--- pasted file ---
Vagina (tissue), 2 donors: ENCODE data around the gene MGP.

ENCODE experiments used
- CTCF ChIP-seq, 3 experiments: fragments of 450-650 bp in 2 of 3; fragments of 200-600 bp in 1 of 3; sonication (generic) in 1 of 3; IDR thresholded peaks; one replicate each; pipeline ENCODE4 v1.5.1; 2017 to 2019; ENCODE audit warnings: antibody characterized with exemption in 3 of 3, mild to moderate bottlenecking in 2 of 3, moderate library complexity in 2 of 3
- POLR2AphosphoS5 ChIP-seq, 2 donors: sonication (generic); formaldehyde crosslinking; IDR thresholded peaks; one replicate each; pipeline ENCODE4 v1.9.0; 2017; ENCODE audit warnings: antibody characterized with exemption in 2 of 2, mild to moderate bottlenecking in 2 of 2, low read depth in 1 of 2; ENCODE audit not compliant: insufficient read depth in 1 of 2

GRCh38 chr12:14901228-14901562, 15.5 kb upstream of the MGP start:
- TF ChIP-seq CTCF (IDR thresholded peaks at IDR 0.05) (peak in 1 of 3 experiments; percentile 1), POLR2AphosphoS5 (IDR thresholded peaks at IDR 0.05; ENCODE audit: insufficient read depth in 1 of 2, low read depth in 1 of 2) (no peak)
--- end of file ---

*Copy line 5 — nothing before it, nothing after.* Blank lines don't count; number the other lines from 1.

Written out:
GRCh38 chr12:14901228-14901562, 15.5 kb upstream of the MGP start: